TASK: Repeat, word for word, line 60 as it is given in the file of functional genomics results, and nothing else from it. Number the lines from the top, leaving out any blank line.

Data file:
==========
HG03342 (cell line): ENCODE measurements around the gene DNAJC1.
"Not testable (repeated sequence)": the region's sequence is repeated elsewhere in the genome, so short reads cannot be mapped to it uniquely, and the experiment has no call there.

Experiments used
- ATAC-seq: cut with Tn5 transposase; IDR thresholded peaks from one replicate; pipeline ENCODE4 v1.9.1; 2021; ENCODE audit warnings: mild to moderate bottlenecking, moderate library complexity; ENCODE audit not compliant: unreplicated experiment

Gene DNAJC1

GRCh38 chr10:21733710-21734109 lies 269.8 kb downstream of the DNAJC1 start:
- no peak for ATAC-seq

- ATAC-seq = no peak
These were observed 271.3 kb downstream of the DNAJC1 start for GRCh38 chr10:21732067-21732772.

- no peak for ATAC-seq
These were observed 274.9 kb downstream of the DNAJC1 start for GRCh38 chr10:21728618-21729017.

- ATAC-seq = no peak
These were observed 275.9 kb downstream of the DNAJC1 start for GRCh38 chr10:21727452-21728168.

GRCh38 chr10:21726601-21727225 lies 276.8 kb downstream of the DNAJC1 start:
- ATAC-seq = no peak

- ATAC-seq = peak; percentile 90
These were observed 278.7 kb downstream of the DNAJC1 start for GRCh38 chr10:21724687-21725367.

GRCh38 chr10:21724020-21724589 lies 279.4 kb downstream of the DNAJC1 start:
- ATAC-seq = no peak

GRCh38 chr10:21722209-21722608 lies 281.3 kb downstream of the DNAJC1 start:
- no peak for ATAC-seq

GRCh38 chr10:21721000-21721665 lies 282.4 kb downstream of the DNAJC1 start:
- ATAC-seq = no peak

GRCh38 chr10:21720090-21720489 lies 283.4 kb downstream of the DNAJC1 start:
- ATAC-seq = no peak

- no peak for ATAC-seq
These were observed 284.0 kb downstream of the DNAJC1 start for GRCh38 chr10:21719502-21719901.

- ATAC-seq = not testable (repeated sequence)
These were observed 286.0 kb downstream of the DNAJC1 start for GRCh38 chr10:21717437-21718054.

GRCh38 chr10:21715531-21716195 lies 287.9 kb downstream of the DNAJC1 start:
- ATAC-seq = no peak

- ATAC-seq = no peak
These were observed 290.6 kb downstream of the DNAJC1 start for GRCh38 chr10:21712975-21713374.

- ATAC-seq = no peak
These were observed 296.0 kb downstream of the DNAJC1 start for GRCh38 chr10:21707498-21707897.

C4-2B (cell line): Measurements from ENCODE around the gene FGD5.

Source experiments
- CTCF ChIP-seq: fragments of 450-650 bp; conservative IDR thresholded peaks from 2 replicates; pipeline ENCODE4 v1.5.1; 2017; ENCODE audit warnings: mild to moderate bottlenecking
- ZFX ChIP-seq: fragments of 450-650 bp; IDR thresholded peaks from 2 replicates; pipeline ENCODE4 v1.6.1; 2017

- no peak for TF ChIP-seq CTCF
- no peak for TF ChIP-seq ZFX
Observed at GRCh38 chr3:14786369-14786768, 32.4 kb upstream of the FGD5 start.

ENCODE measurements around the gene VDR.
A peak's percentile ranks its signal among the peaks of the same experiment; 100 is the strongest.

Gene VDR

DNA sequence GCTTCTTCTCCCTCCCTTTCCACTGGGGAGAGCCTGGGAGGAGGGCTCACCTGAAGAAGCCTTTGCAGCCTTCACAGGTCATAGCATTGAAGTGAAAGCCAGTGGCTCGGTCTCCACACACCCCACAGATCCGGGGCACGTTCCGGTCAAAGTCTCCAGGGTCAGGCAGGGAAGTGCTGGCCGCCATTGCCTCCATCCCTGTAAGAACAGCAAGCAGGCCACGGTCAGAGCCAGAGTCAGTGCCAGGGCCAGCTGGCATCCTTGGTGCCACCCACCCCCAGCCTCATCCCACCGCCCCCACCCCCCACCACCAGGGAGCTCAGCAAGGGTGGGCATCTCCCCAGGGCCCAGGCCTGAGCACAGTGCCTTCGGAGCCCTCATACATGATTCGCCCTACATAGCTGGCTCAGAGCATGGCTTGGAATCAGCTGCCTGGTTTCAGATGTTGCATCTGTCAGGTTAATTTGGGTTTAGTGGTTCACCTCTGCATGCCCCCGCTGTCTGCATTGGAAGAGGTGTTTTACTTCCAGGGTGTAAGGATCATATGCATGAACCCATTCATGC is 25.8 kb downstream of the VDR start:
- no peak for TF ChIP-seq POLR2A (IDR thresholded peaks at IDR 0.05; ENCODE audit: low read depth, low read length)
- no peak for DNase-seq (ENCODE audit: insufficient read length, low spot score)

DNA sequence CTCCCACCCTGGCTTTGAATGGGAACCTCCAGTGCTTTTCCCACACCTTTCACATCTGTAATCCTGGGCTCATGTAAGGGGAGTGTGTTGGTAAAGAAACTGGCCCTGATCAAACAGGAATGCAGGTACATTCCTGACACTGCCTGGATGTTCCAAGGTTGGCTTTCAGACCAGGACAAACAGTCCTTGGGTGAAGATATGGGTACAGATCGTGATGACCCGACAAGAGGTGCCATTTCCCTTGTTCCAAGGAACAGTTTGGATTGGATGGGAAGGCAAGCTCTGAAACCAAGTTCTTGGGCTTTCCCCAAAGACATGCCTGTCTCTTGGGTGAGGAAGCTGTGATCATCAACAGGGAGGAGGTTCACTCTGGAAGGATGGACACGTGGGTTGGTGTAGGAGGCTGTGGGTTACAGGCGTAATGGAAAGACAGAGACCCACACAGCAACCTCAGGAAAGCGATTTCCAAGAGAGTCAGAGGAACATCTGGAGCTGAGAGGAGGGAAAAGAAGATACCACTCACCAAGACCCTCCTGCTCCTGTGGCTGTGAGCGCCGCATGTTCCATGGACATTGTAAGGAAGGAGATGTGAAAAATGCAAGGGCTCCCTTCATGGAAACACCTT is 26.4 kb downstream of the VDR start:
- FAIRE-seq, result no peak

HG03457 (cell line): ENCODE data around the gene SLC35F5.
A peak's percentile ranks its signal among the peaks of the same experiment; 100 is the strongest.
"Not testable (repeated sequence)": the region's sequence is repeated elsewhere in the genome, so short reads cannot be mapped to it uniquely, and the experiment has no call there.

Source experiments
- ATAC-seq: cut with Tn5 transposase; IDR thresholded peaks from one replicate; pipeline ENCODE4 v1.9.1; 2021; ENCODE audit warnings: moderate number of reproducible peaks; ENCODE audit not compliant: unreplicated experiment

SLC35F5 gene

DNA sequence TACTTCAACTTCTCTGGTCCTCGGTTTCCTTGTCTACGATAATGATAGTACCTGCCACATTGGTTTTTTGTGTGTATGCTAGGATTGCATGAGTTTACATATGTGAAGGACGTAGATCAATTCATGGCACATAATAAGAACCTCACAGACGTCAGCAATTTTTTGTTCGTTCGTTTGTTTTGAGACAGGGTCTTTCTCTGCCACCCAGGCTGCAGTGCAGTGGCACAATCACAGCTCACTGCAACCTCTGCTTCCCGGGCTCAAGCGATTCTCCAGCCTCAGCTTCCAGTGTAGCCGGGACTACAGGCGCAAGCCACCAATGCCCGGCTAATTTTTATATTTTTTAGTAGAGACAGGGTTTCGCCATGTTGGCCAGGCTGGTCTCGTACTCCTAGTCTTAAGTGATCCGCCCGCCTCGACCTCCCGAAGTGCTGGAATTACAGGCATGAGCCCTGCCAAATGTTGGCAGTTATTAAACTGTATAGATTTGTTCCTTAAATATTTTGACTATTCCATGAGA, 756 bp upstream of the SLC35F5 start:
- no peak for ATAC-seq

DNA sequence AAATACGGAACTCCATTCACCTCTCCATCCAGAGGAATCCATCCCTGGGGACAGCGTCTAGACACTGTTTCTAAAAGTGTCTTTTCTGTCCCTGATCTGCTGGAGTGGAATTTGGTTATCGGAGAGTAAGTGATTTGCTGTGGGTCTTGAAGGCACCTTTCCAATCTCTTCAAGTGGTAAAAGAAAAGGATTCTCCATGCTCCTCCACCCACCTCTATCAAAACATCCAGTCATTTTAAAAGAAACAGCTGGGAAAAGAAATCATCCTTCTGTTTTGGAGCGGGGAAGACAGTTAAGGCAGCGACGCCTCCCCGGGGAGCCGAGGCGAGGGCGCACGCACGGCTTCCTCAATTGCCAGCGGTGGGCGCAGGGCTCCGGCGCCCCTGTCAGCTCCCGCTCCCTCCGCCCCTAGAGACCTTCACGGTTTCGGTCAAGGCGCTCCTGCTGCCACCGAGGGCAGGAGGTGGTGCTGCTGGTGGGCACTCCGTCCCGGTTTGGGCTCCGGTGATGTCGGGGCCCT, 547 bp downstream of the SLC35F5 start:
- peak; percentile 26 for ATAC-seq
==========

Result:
- peak; percentile 26 for ATAC-seq